I LOVE an early start when I’m off on holiday. Normally, I can't stay in bed long enough, but there's something special about setting off bright and early for a week away. Especially when you've got a ferry to catch.

And then there's the traffic – or lack of it. An almost deserted A34 at 6am got us to Southampton in plenty of time to catch our Red Funnel ferry.

And what a pleasant crossing it was, too. Once we realised the car and roof box would (just) make it under the height restriction, it was, ahem, plain sailing. Full English breakfast on the boat, children entranced by the adventure of it all, and no choppy waters which might have prompted my eggs and bacon to make a reappearance.

Within an hour, we were docking at Cowes – and our early start looked like a masterstroke. A beautiful day lay ahead of us with a whole island to explore.

My wife Vikki enjoyed holidays here as a girl, but it was my first time. First stop was Carisbrooke Castle, not far from the island’s main town, Newport, and once ‘home’ – well, prison – to Charles I, the king who was later beheaded after losing the English Civil War.

First, a warning: if you’re visiting with a young daughter or granddaughter who’s into princesses (which will be most of them under the age of eight), stay alert in the castle shop. I don’t know how we managed to fob off our daughter Grace, nearly three, with a finger puppet and a badge when she had her eye on the full pink princess costume. Call me tight if you like, but this was Day One of the holiday, and there were budgets to be kept within.

Once you’re past the merchandising, there’s plenty to see and do. Great old Saxon ruins, interesting exhibits inside, and some beautiful grounds.

Best of all, you can watch a donkey go round a giant wheel (hamster-style) to show how the castle’s inhabitants used to get water from the well in Ye Olde Days.

After stopping off at Newport for a week’s worth of food and booze, it was off to our resort in Colwell Bay, near Yarmouth, on the west coast of the island.We checked in and then it was straight to the beach – just a five-minute walk away from our bungalow. Shoes off, trouser legs rolled up, and into the sea we paddled.

The weather was so nice the next morning that it had to be another beach day. Picnic was packed (even though you can guarantee that your sandwiches will be full of sand by the time you get to eat them), windbreak was found and buckets and spades were rounded up.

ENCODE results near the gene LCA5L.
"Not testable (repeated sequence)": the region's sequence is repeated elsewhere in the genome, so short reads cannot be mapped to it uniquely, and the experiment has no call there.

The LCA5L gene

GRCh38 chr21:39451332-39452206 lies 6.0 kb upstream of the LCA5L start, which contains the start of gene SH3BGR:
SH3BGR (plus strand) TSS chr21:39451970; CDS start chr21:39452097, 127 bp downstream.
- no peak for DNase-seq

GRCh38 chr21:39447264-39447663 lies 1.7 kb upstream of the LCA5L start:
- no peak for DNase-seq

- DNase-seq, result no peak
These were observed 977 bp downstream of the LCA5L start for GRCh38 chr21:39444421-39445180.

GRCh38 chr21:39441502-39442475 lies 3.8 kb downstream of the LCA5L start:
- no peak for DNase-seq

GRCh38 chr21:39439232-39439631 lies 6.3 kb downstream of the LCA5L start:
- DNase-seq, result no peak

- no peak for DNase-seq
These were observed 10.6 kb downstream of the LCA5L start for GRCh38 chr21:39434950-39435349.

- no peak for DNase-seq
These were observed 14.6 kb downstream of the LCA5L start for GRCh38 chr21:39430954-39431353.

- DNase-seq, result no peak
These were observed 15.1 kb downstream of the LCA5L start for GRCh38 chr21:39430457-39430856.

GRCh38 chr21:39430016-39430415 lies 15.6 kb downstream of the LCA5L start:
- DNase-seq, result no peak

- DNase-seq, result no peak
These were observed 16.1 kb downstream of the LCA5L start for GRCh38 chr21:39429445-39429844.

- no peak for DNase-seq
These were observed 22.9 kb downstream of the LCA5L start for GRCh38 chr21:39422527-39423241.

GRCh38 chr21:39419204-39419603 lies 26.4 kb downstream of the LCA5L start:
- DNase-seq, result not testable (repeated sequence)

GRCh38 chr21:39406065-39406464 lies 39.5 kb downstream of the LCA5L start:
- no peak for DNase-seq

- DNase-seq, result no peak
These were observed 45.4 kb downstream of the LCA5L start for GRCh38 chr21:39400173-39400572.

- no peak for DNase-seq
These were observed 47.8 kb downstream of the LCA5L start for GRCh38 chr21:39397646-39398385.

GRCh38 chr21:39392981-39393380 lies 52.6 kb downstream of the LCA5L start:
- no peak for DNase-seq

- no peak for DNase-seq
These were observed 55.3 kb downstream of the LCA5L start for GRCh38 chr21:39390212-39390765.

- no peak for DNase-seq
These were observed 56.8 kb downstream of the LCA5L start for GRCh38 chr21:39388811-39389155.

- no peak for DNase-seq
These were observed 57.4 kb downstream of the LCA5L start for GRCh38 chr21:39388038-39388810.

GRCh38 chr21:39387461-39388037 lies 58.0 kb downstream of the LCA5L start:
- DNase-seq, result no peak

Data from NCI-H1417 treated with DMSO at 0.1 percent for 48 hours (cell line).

Colwell Bay is a lovely beach, although you have to watch out because the tide comes in a long way. Even in early May, ours weren’t the only children running around like mad things. And there are great rock pools to explore.

The island is full of beautiful beaches – Ventnor, Shanklin, Sandown, the list goes on – so you won’t be far from some glorious sands wherever you stay on the island.

When the weather is not so good, there’s plenty to do on the Isle of Wight. And one absolutely essential destination is Blackgang Chine Fantasy Park, in Chale.

After chortling your way through the hall of mirrors, there are a series of different ‘worlds’ you can visit – including the Wild West, Fairyland, Dinousaur World, and a giant bug walk – a great adventure playground for the kids and loads more.

A big chunk of the clifftop park had fallen into the sea since Vikki’s last visit (that’s Mother Nature for you), but that didn’t mean there was any shortage of things to do. Far from it. We were there for hours and the time didn’t drag one bit.

Unfortunately, the children were too small to go on the roller coaster, but we promised to bring Grace back when she reaches the minimum height requirement. However, I think her one-year-old brother Barney’s lasting memory of the day will be the rubbish bins which belch when you drop litter into them.